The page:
Throughout Maine, there are pockets of wilderness where nature is given free rein. The trees grow old and tall. The moss grows thick. And rare plants and animals find safe haven.
This year, the Maine Ecological Reserve System, owned by the state, will turn 20 years old. Covering more than 90,000 acres in parcels scattered throughout Maine, its purpose is to conserve the state’s biodiversity while serving as benchmarks for long-term research.
“Maine’s ecological reserves include some of the state’s most stunning and ecologically important places, including the Bigelow Range, Big Spencer Mountain, the Great Heath and the Cutler Coast,” said Andy Cutko, director of Maine’s Bureau of Parks and Lands. “The reserves support old growth forests, alpine summits, vast peatlands and vital habitat for rare plants and animals. For an ecologist, you’re like a kid in a candy store — there’s no more interesting place to explore.”
Located on 17 different public land units, the reserves are managed by the Maine Bureau of Parks and Lands, with the Maine Natural Areas Program overseeing the long-term ecological monitoring plan.
At a time when the world’s climate is changing at an unprecedented speed, these lands may help inform scientists about how Maine’s landscape is being impacted by rising temperatures and more extreme weather events.
“The University of Maine recently analyzed the long-term monitoring data and found that the [ecological] reserves truly are different – most notably in providing old forest habitat that is uncommon on managed lands – bigger, older trees and valuable dead trees and downed wood that are important for wildlife,” Cukto said.
The creation of the Maine Ecological Reserve System was enabled by the Maine Legislature in 2000. The law outlines a hands-off approach to management. It specifies that timber harvesting, commercial mining and sand and gravel excavation are not permitted on these conserved lands. Construction of any kind is also extremely limited, though low-impact forms of recreation such as hiking, back-country camping and paddling is often allowed.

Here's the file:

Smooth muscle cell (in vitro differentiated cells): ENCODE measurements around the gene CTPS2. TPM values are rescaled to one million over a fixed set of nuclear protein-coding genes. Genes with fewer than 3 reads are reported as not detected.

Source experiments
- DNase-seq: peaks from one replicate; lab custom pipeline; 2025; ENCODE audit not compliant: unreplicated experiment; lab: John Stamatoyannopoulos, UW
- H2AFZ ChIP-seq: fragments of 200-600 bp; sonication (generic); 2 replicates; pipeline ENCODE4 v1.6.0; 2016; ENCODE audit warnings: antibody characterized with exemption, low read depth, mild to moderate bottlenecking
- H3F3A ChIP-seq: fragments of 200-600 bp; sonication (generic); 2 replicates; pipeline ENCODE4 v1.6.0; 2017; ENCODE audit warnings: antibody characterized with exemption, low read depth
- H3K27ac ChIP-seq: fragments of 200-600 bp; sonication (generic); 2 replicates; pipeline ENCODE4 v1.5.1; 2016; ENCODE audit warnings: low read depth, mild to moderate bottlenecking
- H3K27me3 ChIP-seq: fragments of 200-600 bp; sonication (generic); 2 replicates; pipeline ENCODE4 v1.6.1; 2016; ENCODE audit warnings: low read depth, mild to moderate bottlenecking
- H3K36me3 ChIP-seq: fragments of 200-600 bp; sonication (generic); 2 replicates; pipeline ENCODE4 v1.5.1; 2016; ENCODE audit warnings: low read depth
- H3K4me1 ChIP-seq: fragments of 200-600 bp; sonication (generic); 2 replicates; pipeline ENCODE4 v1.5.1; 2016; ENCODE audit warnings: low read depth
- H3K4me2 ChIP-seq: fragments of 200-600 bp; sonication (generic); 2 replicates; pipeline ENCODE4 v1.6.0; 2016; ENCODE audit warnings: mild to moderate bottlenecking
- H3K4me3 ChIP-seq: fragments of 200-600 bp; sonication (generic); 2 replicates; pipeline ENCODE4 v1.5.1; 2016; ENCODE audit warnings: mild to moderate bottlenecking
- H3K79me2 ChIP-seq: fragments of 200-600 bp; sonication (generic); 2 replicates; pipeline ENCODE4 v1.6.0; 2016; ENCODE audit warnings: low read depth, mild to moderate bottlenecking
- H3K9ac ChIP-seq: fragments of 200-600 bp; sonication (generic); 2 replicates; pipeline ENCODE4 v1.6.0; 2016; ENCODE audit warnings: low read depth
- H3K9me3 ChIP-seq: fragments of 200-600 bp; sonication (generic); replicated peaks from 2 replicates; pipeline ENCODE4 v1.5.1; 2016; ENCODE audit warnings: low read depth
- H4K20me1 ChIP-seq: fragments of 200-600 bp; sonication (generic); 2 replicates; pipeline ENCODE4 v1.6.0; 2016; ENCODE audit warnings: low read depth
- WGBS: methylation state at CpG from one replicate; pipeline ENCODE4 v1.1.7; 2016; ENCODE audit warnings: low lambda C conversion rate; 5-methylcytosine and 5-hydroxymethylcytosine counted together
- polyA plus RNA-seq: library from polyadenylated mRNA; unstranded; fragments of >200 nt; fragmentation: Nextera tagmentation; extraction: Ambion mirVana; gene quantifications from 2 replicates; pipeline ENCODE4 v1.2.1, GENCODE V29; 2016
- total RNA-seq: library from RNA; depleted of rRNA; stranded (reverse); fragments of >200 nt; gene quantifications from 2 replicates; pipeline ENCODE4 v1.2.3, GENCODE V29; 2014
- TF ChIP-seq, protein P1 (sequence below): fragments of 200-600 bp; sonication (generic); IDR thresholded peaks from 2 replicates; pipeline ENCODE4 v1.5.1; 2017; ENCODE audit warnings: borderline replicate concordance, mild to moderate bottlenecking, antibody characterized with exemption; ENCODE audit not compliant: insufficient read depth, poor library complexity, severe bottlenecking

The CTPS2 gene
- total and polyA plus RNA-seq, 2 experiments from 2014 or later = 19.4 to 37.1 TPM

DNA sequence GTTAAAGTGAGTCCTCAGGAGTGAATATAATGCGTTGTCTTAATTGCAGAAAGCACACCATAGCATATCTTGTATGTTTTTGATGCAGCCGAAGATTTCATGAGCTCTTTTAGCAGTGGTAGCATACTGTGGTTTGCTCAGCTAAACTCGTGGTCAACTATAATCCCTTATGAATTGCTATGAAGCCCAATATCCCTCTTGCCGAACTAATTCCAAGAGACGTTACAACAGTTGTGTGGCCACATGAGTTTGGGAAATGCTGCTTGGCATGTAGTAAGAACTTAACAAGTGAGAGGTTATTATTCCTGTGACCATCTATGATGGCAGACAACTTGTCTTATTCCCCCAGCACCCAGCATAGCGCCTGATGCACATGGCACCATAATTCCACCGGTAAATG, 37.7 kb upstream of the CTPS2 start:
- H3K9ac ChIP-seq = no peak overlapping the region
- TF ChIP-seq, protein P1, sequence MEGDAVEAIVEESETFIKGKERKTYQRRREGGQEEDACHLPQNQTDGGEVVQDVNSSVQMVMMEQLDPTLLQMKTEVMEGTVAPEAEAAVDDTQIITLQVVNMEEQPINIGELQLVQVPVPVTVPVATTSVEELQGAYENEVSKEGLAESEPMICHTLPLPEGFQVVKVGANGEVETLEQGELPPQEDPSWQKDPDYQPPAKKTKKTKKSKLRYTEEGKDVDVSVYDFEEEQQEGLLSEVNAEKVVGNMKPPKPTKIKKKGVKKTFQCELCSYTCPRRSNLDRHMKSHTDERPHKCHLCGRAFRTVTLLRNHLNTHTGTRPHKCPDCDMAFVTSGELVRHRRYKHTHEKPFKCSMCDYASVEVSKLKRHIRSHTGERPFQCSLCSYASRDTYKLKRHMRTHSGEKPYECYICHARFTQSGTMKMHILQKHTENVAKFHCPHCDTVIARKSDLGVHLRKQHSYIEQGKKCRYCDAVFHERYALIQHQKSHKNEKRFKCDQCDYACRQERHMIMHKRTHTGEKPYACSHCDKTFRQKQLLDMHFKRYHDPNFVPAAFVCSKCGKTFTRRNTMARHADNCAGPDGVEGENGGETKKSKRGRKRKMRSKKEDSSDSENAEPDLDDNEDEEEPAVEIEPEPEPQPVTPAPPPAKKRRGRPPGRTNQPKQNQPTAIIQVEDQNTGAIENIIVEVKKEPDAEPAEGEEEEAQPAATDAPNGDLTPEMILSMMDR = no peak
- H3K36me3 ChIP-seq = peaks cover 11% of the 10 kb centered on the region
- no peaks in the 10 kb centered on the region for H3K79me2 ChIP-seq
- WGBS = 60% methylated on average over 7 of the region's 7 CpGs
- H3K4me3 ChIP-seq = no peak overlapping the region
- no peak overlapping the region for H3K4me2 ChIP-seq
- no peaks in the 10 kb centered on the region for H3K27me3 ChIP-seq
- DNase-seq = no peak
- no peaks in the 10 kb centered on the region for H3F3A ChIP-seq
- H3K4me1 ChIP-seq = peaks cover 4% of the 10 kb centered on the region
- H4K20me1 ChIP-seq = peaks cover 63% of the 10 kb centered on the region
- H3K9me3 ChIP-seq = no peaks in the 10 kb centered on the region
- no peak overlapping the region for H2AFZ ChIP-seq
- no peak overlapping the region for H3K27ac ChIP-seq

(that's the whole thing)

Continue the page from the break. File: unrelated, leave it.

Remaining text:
This legislation was the result of a multi-year inventory and assessment project coordinated by the Maine Forest Biodiversity Project, which involved almost 100 participants from all walks of life. Forestland owners, conservationists, scientists, educators and government officials all banded together for the project.
“It was an idea that was pretty widely accepted as something we needed in the state,” said Janet McMahon, an ecologist who was instrumental in the project. “Back in the 90s, there was a huge push for the state to look at biodiversity.”
McMahon’s graduate thesis for the University of Maine was to develop a map of the biophysical regions of Maine, which was used to select areas that would become Maine ecological reserves. She also wrote two reports that were used to provide a scientific basis for the system.
“I think as the climate changes, [the reserves] are going to be very informative,” McMahon said. “I think we’ll get a sense — and this is just my guess — that stands that have not been harvested as heavily or frequently are going to be more resilient, support more species over time and you’ll have fewer invasive species coming in.”
The reserves range in size from 775 acres at Wassataquoik Stream in T3 R7 WELS to more than 11,000 acres at Nahmakanta in Rainbow Township.
Aislinn Sarnacki is the BDN Act Out editor, focusing on outdoor recreation and Maine wildlife. She can be reached at email@example.com. Follow her on Twitter: @1minhikegirl, and Instagram:...
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